Don’t worry, at this hospital, at 30 weeks, they all survive.’ That’s what the doctor said to us when we’d arrived, anxious and scared, at the hospital after my wife Kate’s waters had broken two-anda-half months early.
The doctor’s confident words put our minds at rest a bit. The medical team decided to delay labour for as long as possible, because every day or week longer in the womb significantly improves a baby’s life chances. The risk is that after the waters have broken, there’s an increased likelihood of a dangerous infection developing, because the protective seal around the baby has a hole in it.
The doctors felt this was a risk worth taking, so they did everything they could to keep the baby in the womb for longer, and in the meantime my wife and I lived in the hospital around the clock — Kate in bed, hooked up to a baby heart-rate monitor; me tossing and turning uncomfortably on a sweaty armchair next to her. Our family and friends did their best to keep our spirits up via text messages and phone calls.
One friend told me that her Iranian uncle had been born severely premature in Tehran in the 1930s, and in the absence of modern medical equipment, they just wrapped him up in cotton wool and carried him around. Apparently he grew up fine, which made me feel a bit better about the prospects of my own baby.
Rohan Silva (pictured) and his wife were anxious and scared when her waters broke early. The doctors decided it was best to keep the baby in the womb for an extra week
Despite the support of our loved ones, it was a tense period — but, at the same time, we were relieved even to be in with a chance of having a baby.
Getting pregnant had been a gruelling journey. Our first child — now a toddler — was born in London after several exhausting rounds of IVF. We’d then moved to Los Angeles, and when we tried for a second baby while living there, we’d had multiple failed (and brutally expensive) IVF cycles plus a painful late miscarriage before Kate, then aged 36, finally became pregnant again.
In the end, this baby stayed in the womb for an extra week after Kate’s waters had broken, and she was delivered into the world via C-section at 9am on March 14, 2022, at 31 weeks. (A C-section was necessary because of issues with the placenta.)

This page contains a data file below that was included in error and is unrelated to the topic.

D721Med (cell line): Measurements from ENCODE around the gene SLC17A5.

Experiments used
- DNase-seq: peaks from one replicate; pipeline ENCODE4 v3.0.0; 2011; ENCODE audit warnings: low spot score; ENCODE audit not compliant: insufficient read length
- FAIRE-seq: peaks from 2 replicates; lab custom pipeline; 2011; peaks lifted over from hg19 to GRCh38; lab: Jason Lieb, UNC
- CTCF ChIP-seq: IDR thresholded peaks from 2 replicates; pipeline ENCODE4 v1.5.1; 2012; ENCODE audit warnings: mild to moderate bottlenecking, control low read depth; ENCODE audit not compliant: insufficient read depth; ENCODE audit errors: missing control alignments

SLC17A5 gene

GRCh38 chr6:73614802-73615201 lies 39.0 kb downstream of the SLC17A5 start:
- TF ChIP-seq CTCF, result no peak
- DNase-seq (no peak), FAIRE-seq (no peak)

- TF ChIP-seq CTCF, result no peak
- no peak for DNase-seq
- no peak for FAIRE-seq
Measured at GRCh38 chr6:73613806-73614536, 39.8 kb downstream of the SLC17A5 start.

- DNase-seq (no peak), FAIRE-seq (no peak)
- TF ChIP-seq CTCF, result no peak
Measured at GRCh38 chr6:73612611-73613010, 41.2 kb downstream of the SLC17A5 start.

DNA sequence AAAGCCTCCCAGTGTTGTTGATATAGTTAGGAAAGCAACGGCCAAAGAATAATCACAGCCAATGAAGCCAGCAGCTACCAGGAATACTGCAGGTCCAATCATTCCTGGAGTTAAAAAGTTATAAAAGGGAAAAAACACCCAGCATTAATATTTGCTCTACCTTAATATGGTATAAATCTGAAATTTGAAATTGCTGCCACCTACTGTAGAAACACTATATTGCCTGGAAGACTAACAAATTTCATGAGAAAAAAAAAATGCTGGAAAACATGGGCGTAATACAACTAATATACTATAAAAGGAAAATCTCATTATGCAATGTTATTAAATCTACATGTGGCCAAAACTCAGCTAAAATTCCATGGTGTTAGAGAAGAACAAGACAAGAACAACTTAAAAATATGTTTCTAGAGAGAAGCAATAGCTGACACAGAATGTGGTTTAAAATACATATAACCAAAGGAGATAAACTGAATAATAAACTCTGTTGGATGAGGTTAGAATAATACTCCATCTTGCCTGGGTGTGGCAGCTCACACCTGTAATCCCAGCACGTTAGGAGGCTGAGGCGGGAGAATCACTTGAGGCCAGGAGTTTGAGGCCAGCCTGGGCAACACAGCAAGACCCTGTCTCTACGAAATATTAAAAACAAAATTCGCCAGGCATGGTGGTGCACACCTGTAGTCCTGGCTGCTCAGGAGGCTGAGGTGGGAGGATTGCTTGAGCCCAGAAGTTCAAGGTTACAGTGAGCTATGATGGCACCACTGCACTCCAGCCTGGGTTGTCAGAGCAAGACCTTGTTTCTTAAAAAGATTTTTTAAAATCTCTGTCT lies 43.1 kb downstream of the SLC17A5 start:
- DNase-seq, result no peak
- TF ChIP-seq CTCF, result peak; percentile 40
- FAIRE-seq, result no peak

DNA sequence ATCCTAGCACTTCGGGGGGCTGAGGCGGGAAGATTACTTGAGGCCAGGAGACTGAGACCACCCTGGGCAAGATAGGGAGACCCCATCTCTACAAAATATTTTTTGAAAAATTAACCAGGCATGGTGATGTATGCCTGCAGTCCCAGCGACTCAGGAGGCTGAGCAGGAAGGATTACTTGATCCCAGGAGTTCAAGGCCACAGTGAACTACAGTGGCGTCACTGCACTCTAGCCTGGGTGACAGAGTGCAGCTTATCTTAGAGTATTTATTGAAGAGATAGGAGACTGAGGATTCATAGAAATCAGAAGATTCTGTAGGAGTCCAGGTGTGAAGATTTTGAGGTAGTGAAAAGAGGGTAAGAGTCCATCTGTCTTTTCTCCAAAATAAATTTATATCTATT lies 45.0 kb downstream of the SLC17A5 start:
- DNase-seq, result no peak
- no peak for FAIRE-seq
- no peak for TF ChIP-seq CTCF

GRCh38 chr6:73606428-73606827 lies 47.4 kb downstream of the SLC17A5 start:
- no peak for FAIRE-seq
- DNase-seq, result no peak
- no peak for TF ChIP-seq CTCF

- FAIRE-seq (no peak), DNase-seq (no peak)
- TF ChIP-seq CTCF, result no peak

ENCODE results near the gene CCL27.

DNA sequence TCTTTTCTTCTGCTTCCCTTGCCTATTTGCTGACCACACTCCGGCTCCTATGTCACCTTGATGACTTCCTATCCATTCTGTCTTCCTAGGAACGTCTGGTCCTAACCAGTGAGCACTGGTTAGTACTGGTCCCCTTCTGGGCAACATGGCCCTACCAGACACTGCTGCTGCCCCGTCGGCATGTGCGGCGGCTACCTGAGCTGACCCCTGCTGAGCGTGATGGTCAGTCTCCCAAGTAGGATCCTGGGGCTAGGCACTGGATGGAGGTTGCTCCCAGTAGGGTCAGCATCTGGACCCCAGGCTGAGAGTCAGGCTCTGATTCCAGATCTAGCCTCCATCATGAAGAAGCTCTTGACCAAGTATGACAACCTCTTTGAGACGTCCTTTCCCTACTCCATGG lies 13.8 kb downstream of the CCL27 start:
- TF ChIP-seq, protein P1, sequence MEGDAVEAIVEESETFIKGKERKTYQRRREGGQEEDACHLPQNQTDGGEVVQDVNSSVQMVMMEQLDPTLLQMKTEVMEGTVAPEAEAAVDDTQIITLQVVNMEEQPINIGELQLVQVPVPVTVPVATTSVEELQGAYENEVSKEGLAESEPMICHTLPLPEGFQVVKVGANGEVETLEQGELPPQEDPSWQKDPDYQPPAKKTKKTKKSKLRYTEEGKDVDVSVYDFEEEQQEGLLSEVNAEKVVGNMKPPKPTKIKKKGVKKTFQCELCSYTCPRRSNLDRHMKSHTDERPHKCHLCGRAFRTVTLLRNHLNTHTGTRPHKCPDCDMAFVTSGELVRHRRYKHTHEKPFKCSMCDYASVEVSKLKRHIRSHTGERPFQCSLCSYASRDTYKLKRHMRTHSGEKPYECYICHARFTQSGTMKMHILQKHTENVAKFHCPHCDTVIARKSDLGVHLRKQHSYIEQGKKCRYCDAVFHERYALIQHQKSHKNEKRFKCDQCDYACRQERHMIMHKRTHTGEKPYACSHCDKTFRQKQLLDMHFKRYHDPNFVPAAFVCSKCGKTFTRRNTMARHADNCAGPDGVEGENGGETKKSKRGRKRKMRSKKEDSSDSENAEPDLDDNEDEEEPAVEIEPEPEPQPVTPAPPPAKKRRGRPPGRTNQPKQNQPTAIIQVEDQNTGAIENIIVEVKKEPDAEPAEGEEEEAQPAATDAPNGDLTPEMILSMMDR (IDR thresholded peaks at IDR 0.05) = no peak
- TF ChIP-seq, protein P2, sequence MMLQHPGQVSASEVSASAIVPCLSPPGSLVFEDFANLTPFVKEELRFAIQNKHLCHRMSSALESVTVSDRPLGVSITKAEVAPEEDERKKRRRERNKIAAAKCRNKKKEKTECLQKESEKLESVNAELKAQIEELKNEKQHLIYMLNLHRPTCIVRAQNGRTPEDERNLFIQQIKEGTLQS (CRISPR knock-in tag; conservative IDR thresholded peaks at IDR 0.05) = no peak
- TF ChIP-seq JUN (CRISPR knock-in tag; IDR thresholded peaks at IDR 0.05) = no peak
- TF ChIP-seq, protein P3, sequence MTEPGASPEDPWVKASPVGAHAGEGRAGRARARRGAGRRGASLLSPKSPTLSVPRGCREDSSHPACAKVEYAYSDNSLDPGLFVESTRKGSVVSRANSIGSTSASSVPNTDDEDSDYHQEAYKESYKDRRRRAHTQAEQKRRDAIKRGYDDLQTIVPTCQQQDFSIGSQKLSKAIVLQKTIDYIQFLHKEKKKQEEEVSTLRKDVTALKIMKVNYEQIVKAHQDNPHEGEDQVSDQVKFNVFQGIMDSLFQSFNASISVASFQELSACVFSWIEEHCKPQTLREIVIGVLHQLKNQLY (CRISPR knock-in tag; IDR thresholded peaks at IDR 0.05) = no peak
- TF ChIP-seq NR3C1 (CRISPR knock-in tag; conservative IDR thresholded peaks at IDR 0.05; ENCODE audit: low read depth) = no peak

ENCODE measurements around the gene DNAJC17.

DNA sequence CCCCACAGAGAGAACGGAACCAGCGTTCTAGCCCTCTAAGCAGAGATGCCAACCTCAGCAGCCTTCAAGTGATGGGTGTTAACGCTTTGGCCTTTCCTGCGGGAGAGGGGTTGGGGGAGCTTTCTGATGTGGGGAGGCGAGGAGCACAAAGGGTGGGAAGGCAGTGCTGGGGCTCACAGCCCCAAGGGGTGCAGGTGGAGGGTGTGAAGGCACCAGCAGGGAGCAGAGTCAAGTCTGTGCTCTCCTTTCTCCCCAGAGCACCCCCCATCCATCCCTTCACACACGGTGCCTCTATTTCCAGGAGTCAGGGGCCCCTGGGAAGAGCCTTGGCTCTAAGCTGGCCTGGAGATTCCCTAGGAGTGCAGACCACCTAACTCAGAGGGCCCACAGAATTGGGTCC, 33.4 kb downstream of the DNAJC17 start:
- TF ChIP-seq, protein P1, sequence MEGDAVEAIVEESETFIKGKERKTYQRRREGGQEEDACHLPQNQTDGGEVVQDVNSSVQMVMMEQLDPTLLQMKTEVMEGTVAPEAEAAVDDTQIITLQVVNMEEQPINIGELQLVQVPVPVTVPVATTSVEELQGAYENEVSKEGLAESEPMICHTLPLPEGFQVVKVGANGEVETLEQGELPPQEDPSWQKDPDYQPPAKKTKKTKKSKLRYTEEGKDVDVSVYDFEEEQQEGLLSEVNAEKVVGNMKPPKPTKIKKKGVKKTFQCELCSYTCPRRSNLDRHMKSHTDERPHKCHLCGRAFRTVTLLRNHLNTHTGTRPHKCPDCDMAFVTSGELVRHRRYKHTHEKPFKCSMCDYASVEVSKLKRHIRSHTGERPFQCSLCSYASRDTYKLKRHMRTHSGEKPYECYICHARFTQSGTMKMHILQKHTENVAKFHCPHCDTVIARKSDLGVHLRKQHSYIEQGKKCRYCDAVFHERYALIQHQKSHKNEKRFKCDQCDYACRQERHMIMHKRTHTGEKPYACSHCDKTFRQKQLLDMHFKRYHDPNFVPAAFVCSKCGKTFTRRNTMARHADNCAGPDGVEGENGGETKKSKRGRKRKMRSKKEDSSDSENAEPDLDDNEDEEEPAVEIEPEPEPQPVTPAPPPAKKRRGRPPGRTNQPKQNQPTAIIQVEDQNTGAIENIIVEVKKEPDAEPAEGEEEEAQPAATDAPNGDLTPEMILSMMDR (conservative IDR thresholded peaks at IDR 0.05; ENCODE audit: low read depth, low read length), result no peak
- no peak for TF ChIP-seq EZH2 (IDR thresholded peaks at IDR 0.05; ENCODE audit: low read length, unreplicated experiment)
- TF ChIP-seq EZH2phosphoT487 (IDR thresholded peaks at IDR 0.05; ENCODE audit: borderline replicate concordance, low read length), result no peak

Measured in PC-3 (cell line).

We decided to name the baby Zola, after Emile Zola, a French writer who’d fought bravely against censorship and anti-Semitism. We’d been warned that the baby might have trouble breathing by herself, so as soon as Zola was cut out of Kate’s stomach, she was whisked away to have a breathing tube put down her tiny throat.
I then got to cut the umbilical cord — my first act as a father for my helpless daughter.
Rohan lost his baby daughter Zola only five hours after she was born due to infection. He fell apart and found it very difficult to handle
I just couldn’t believe how beautiful little Zola was — very long and perfectly formed, with dark hair and soulful blue eyes.
I accompanied her up to the neonatal intensive care unit, a cold and scary place full of monitors, alarms and electronic noise.
Shortly after we got there, one of the doctors told me that Zola was ‘poorly’ — her lungs hadn’t inflated properly, and she also needed a blood transfusion, which I consented to right away.
But after an hour or so, things seemed to settle down, and I got to spend some time with my daughter, talking to her and touching her gently. Whenever I spoke to her, she’d open her dreamy eyes and stare at me with divine benediction.
And then the strangest thing happened. I went down to see Kate, who was still groggy and in pain from the C-section surgery. She had a hospital therapist with her, who was helping Kate feel more at ease, as she was understandably worried about her baby daughter, who she hadn’t been able to meet yet.
You’re not meant to tell your male friends you’re struggling
I told Kate that Zola seemed to be doing OK, and asked the therapist if she’d come up to do a little reiki session with the baby. I don’t much believe in hippy mumbo-jumbo, but I just thought it would be nice for Zola to hear a friendly woman’s voice.
In truth, I also wanted to have some company up in the intensive care unit, because I was finding it pretty terrifying being there by myself, surrounded by frightening machines and sick babies.
So the therapist kindly came with me to see Zola. It was around noon, meaning that our daughter had been born about three hours earlier. I told the therapist that she was welcome to talk to Zola, and touch her gently if she wanted to.
The therapist stood by Zola’s incubator, and said that she was bringing love transmitted from her mother. She then touched Zola tenderly on the forehead. For as long as I live, I’ll never forget what happened next.
Suddenly, alarms started going off, the machines around the crib went haywire, and nurses and doctors came running. It was a cosmic coincidence that this occurred just as Zola was touched — but it quickly became clear that things were deteriorating rapidly. One of the doctors told me Zola was being overwhelmed by a severe infection and had developed sepsis.
I was all alone in the intensive care unit, and my poor wife — recovering from her C-section — had absolutely no idea what was going on. Desperate for comfort and support, I was texting family and friends, sending increasingly despondent messages: